By Matt Spiegel–

(CBS) It happened. The paradigm has shifted for good.

On Saturday night at Wrigley Field, it was proved unequivocally that things don’t always go wrong for the Chicago Cubs and their fans.

There’s more to do this week, beginning with Game 1 of the World Series in Cleveland on Tuesday, and a championship is a necessary final hurdle to complete the transition.

But make no mistake: The sports world is now different.

Cubs manager Joe Maddon makes a point to intellectualize the game every day. He writes an acronym for “Do not be a fan” on his lineup card before each game, knowing he can’t ride the roller coaster toward his decisions.  But after an on-field trophy presentation as his team dispatched the Dodgers, 5-0, in Game 6 of the National League Championship Series, he finally expressed his perception of the crowd’s perspective.

“Getting to the World Series is a big accomplishment,” Maddon said. “Of course, winning it would be even greater than that. But I still believe that, in seasons to come, people are going to believe more easily now. They’re not going to look for the next shoe to drop. They’ll believe that something good is going to occur, as opposed to something bad.”

That’s powerful stuff. Collective cynicism, fueled by relentless failure and outside derision, can now be fought off by citing actual events.  A giant group of people have the chance to become more optimistic.

The path to this seismic shift began when owner Tom Ricketts pried executive Theo Epstein away from his hometown Red Sox in 2011. Epstein brought tremendous acumen, a defined and transparent plan, with an ever-growing front office of smart, successful people to help implement it.

He just as importantly brought the knowledge and experience of having blasted through painful baseball mythology in 2004. Been there, won that. Twice, in fact. Relentless execution of a well-orchestrated long view can trump a century of failure.

Through three awkward seasons of losing on the big league level, the fans grew so much. They were asked to be patient for 1,000 days, to have their daily couch time damaged in the short term, their companion sport made uglier. In a moment captured here at the 2012 trade deadline, many were able to zoom out from Clark and Addison, to widen the lens and see the holistic changes that could lead to a juggernaut.

What you, the fan, have been asked to set aside is no small thing.

Take the moment of last Wednesday as a template. This specific 2016 Cubs team doesn’t deserve the doubt so many felt with their team down 2-1 in the NLCS, but dread set in for some, failure beginning to feel guaranteed. The flames were fanned by taunts of White Sox fan friends and the learned cynicism of grumpy Cubs fan elders.

The collective sense of doom was palpable and, for me, completely understandable.

Anthony Rizzo, Kris Bryant, et al have nothing to do with the specific ghosts of Wrigley past.  They themselves have no “curse” to carry, no emotional weight to bear. The relationship of fan to aspiration is where the feelings come from. The aspiration of excellence and triumph have gone unrewarded for decades. The needed good breaks to win it all haven’t come. The unrequited aspiration is what haunted you.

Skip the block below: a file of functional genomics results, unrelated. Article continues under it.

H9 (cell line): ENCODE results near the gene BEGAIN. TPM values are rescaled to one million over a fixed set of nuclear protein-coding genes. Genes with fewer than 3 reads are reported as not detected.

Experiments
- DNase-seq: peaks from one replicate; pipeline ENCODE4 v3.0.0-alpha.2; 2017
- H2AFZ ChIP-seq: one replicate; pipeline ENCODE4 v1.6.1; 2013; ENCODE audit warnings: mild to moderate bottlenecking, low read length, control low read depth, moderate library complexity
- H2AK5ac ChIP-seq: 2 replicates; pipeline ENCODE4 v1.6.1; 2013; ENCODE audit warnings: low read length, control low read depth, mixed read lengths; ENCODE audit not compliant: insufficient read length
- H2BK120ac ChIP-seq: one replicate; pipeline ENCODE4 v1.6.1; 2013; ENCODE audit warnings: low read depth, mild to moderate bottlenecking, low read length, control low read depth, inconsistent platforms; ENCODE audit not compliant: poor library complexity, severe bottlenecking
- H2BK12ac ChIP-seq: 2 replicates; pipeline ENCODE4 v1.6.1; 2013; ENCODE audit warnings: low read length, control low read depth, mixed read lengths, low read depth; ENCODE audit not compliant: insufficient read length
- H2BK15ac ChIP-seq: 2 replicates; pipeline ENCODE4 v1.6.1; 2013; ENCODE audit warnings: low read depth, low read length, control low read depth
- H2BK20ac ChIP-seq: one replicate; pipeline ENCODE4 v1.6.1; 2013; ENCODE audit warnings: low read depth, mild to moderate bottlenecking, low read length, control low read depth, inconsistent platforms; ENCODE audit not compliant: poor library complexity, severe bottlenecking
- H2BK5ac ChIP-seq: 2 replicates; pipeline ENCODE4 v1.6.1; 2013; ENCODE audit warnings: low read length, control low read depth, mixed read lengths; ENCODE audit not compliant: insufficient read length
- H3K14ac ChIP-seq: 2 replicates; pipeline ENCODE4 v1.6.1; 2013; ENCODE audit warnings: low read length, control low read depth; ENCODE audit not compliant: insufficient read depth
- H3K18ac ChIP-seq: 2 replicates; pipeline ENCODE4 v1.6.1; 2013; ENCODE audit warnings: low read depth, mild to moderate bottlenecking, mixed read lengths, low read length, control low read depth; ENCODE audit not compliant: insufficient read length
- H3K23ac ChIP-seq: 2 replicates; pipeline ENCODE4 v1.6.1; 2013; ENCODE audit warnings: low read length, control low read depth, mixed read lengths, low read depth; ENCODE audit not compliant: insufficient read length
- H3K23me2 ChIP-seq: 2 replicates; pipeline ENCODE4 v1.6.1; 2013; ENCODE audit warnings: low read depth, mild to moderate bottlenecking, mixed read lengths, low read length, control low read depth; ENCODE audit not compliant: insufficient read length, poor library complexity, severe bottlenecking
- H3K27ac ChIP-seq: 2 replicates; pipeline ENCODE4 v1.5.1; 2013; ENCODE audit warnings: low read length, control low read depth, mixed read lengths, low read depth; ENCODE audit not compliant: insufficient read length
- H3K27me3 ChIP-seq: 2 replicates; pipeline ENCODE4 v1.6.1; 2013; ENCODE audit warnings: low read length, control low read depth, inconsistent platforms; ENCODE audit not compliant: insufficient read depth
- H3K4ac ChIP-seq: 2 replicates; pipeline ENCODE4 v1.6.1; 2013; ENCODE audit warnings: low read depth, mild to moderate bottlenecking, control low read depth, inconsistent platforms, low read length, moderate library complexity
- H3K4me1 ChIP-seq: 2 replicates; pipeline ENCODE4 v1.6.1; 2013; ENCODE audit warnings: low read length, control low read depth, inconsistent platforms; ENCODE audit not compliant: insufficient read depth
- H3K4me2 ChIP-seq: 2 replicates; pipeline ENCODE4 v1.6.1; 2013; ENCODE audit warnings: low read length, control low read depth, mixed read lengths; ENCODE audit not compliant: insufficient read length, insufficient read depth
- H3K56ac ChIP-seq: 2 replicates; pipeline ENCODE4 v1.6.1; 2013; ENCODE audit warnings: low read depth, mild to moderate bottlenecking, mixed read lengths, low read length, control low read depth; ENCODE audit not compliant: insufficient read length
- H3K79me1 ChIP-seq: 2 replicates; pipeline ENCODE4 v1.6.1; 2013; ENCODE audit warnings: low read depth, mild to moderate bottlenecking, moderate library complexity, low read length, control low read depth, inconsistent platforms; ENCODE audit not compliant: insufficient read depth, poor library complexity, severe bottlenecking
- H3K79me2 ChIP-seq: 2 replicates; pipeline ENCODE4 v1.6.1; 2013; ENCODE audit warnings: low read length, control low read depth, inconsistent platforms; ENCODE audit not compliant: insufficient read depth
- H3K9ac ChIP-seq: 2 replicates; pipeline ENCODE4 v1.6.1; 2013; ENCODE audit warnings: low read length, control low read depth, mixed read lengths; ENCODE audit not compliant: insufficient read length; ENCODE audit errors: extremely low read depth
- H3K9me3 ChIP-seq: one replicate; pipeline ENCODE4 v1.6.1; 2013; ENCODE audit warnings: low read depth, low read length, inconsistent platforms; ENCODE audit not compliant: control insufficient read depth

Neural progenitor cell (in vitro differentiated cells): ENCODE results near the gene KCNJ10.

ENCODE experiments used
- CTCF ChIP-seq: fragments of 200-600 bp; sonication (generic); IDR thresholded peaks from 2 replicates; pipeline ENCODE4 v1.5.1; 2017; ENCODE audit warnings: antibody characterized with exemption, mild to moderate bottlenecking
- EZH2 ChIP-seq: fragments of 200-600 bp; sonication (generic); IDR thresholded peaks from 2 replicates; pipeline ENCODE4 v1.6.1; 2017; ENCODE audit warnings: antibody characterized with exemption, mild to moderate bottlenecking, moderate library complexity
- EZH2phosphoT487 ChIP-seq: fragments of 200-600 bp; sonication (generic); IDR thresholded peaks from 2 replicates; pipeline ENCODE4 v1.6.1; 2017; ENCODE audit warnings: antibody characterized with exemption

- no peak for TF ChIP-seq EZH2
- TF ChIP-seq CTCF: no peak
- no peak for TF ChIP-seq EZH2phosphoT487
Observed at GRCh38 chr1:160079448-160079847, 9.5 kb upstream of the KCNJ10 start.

The Cubs fan has had this dream of a title as a dark passenger for decades. That dream has gone unfulfilled, as it did for parents and grandparents. Generational gravitas often transcends logic. You yourself might be smart, but the seeming certainty of doom makes you feel stupid.

And that, that seeming certainty, is what is now irrevocably changed.

There were so many moments since Wednesday to point toward. Addison Russell’s home run in Game 4 seemed to unlock a door. Tack-on insurance runs in late stages of Games 4 and 5 showed that the contagion of confident hitting had finally spread like a welcome virus. Rizzo’s homer in Game 6 made it a 5-0 score and unleashed a foreign presumption of victory.

But I’ll always think of five outs to go in Game 6 at Wrigley Field on Saturday night, with a runner on base. Maddon called for Aroldis Chapman, and both the pitcher and the situation were enough to bring the heebie jeebies. It was a glaring instance of fear.

Yeah, five outs to go, eighth inning of Game 6. But here’s what happened: 98 mph, called strike one; 98 mph, swinging strike two;  99 mph, hard groundball to Javier Baez for a 4-6-3 double play.

Inning over. It was a hilariously emphatic “eff you” to irrational fear. Millions exhaled. It got very, very real — three outs to go, with a five-run lead.

As the clock crept toward a World Series berth, so many thought of their deceased relatives. At a time like that, those who’ve passed have some immortality, courtesy of a baseball team. It ‘s perhaps the greatest comfort sports can offer.

Congratulations to the fans of the Chicago Cubs, living or dead. It’s a whole new world.

Matt Spiegel is a host on the Spiegel and Goff Show on 670 The Score from 9 a.m.-1 p.m. on weekdays. Follow him on Twitter @MattSpiegel670.